‘They have Moses and the prophets’
The Rich Man and Lazarus (1)
[Luke 16: 19-31]
‘There was a rich man who was dressed in purple and fine linen and who feasted sumptuously every day’ (Lk. 16:19). Here was one who lived the opulent dream fantasized by the wealthy grain merchant we studied last time. Having so much, why was he so indifferent to the plight of poor Lazarus at his doorstep, famished and covered in running sores?
The simple clue is his ostentatious consumption. He did not work, but feasted every day. He did not merely dress well, but in regal finery. He lived in a gated mansion, protected from the outside world. Some of the most pernicious effects of money madness are not only avarice and But also arrogance and a lack of compassion for the sufferings of the unfortunates around us.
St. John Chrysostom often preached on this parable because he felt it probed the root source of the horrible inequity between the halves and half-nots in Constantinople, the most affluent city in the world, where splendid lords and bejeweled ladies carefully stepped around the cripples, beggars and starving children in the streets as they strutted to their golden palaces and pleasure gardens.
St. John also issued a stern warning of the great reversal to come, as revealed in the parable by the the uncrossable fathom between the Rich Man, cast into the parching torments of Hades, and poor Lazarus, who in this world suffered sores and starvation, but now found himself taken up into blessedness of the bosom of Abraham. Alas, too late to heed words like those of St. Paul to his disciple Timothy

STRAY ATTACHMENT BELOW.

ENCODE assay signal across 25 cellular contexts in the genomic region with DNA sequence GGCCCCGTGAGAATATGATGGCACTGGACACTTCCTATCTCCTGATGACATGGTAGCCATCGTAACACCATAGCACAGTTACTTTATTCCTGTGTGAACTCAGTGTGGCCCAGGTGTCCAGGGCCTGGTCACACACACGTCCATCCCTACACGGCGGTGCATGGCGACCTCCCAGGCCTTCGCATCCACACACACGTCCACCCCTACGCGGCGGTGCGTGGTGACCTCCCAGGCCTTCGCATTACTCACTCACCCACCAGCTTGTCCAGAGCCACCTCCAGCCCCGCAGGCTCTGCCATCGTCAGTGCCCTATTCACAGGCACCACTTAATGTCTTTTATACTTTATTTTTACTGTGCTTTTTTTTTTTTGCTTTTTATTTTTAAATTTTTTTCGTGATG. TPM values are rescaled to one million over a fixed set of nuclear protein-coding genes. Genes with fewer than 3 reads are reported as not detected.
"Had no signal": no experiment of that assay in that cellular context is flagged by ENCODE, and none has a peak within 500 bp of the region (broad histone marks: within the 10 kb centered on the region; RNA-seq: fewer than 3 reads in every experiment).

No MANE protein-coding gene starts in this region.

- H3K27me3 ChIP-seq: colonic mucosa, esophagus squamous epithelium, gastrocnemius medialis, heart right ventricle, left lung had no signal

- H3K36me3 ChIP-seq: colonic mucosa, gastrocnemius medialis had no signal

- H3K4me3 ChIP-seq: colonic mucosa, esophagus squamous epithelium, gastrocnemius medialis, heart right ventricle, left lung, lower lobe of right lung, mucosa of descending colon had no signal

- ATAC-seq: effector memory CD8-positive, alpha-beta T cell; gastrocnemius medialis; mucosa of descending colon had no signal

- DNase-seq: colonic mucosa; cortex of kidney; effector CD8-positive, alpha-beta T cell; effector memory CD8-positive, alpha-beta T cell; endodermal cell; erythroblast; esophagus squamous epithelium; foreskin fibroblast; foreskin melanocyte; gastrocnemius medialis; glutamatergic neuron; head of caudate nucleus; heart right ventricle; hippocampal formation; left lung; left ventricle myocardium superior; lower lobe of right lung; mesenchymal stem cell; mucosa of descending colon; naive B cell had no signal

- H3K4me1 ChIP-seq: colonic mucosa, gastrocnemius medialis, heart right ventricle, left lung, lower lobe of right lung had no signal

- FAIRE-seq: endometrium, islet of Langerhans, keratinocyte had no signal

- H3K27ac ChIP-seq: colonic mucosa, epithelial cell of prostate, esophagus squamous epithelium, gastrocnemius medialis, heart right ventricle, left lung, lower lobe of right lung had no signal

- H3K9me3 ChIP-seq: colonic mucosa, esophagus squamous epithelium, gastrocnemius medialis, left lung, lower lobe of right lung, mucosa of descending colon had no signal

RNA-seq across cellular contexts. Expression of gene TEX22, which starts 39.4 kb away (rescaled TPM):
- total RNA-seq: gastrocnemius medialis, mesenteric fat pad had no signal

…the love of money is a root of all kinds of evil, and in their eagerness to be rich some have wandered away from the faith and pierced themselves with many pains. (I Tim. 6:10)
This is the only parable in which Jesus uses names, and for good reason. Lazarus is short Eleazar, which means ‘God is my help.’ The Lord heard Lazarus’ cry, but as for the nameless Rich Man, comes this reminder
If you close your ear to the cry of the poor, you will cry out and not be heard (Prov. 21:13)
The other one named is Abraham, not simply because he is the Father of our faith, but also because he was the perfect example of hospitality, offering his table to the three who were angels unawares (Gen. 18: 1-8)
Why had the Rich Man not thought to be hospitable to Lazarus before it was too late?